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An integrally geared centrifugal compressor usually offers a lower initial price, higher efficiency and a compact package compared with a conventional centrifugal compressor configuration. There are successful references for integrally geared turbocompressors across a range of applications. Different performance, mechanical and reliability aspects of integrally geared centrifugal compressors are described in this article, as well as risks and challenges. The main concern for the user, though, is correct selection between an integrally geared machine and a conventional- type compressor based on application and plant requirements to obtain the lowest total cost of ownership.

An integrally geared centrifugal compressor is basically an overhung style compressor installed on a gear system and uses the gear pinion shaft extensions to mount impellers. The individual compressor casing is attached to the gear system main casing. In other words, an integrally geared machine uses a main gear to rotate several pinions, each coupled to one or two overhung centrifugal impellers.

One advantage of integrally geared configuration is that the pinion shafts can operate at different speeds allowing each stage to run at its optimum speed. The most common form of integrally geared compressors has been packaged plant air compressor (covered by API 672). However, over the last two decades integrally geared centrifugal compressors have been introduced for process applications as well (recognized by API 617).

In the bidding stage for a centrifugal compressor, an early concern should be the correct selection between the classic, conventional compressor type (driver, gear unit and multi-casing machine) and the new, compact and relatively cheaper integrally geared machine. Selection should always be based on the correct evaluation of technical and commercial aspects of offers to make sure the best compressor is purchased.

Although conventional designs with proven in-service history and more references may be preferred by some operators, this should not preclude the introduction of new technology of process integrally geared compressors, particularly where advantages can be gained in cost, effectiveness, efficiency, operational flexibility, and reduced footprint.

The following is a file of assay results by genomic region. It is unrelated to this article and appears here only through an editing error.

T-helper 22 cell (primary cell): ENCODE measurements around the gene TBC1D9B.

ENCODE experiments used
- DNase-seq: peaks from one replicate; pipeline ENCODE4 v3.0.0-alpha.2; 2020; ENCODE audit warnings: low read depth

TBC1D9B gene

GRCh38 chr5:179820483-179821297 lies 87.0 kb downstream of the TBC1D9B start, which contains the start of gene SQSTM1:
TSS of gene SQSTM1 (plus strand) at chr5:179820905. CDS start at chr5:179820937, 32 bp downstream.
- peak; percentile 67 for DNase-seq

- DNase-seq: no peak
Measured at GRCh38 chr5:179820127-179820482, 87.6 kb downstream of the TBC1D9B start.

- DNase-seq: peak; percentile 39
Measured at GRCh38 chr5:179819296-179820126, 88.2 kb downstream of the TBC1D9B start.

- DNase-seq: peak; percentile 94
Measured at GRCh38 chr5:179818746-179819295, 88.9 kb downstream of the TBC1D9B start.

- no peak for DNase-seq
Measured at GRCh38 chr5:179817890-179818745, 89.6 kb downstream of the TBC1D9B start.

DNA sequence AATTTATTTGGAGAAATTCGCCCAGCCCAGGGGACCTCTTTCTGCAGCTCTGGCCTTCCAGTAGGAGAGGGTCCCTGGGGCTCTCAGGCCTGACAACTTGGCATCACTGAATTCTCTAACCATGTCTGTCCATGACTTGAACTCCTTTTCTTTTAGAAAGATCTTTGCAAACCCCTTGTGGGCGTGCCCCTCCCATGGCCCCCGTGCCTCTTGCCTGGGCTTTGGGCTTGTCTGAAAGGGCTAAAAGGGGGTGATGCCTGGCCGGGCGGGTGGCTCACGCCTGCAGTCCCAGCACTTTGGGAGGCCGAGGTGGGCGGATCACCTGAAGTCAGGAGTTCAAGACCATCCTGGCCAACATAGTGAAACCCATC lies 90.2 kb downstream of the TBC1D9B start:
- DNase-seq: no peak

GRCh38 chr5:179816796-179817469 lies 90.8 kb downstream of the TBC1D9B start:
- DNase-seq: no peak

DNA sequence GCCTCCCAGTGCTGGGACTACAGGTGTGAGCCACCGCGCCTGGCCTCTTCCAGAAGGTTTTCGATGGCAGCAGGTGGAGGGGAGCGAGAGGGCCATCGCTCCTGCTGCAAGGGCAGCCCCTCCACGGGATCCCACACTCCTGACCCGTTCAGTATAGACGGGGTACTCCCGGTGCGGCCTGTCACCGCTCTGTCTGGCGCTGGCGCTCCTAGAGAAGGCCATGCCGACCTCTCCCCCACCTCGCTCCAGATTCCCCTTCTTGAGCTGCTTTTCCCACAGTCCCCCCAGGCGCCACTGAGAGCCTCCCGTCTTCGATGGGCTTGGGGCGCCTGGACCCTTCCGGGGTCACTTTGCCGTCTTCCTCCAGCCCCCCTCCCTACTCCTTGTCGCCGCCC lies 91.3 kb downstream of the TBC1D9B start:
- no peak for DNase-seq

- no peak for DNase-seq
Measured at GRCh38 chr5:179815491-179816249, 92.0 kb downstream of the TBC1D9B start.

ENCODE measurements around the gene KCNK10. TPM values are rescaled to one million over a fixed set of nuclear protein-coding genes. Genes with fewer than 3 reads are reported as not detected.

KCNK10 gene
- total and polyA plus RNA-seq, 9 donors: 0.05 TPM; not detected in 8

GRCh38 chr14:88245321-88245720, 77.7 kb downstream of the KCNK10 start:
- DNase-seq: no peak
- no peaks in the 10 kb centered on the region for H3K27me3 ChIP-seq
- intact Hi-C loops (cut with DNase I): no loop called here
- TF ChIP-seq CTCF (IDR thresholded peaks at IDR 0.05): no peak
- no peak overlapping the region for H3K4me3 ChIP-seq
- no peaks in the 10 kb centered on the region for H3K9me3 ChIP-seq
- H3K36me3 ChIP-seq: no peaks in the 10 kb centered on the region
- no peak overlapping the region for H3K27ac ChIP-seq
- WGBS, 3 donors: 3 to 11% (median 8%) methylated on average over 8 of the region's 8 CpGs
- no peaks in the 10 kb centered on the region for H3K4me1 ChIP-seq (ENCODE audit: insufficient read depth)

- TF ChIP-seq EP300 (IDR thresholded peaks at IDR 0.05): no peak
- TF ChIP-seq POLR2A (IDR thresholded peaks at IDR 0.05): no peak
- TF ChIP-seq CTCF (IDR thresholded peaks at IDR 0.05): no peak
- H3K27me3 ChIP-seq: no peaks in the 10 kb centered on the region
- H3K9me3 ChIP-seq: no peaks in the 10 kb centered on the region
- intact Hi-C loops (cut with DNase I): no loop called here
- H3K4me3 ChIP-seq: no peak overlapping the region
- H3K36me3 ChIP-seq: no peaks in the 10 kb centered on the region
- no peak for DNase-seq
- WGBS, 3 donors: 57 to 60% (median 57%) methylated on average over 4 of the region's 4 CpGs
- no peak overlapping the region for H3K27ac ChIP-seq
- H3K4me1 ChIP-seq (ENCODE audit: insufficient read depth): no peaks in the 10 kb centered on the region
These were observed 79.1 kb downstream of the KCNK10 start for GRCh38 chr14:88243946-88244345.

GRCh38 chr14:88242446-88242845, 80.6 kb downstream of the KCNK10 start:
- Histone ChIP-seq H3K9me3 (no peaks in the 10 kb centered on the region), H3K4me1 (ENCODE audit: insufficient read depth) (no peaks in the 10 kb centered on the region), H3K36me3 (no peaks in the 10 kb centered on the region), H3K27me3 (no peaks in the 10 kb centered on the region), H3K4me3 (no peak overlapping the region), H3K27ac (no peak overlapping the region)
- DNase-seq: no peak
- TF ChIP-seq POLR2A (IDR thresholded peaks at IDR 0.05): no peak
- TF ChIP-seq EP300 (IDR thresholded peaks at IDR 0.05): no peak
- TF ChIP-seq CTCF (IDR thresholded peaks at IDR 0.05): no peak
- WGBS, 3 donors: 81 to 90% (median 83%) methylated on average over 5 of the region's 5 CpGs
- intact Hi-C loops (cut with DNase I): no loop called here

Pressure coefficients are higher for semi-open overhung three-dimensional impellers, which are usually used in integrally geared machines. The maximum tip speed of semi-open impellers is around 30% more than the closed-type impellers. However, semi-open impellers offer higher pressure ratio capability (around 2-3 times more than closed impellers). This means they can reach the same discharge pressure using fewer impellers compared with conventional compressors. It is economically desirable to use the most compact and the smallest possible compressor.

Varying conditions

The variable (inlet) guide-vane system is the preferred method of capacity control of an integrally geared compressor to meet varying operating conditions. One of the main applications of integrally geared machines is small-size and medium-size, constantspeed electric motor-driven centrifugal compressors (where a variable-speed drive is not feasible).


Integrally geared compressors are not preferred with variable-speed drivers, VSD electric motors, gas turbines or steam turbines. Dynamic responses are unnecessarily complex. Integrally geared centrifugal compressors could be around 15-30% less expensive and require around 5-15% shorter fabrication time. For some specific applications (such as in some revamp projects where available space and commercial issues are major limits) integrally geared machines can be the only solution. One of main disadvantages of integrally geared compressor, though, is that each impeller should be sealed, so applications where state-of-the-art seals are required (usually for many process gases) should be dealt with caution.

An integrally geared compressor typically involves more complex dynamic behaviors and may introduce more vibration, noise and dynamic issues. It is more sensitive to the unbalance compared with a conventional-type compressor. If impeller fouling is anticipated, the integrally geared design may not be suitable. Integrally geared machines usually are employed for a molecular weight below 50. Also the operation range of an integrally geared compressor is usually limited compared to conventional ones.

Special care should be taken when an integrally geared machine has:

1 - Any gear mesh with a ratio of 7:1 or greater (these gear sets are rated in accordance with Annex 3F of API 617, based on AGMA 2101 with safety factor 1.25 to provide increased reliability)

2 - Gear pitch line velocities of more than 125 m/s (design features such as windage baffles, false bottoms, adequate sump depth, additional full-size drains, and others, could be required)

3 - The preferred gear set design is the wear-out before the breaking (a failure occurs due to the pitting rather than the bending)

4 - Hunting tooth combinations are strongly preferred (if necessary, vendor adjusts the exact gear ratio)

Forces and moments allowed on integrally geared compressor nozzles are generally less than values permitted on conventional type compressors. API does not specify these loads since limiting criteria are the gear-contact pattern and the impeller-stator gap, which depend on various complex parameters (the volute design, the compressor and gear system design, and others). In many packages, expansion joints are installed on integrally geared compressor nozzles to minimize the loads.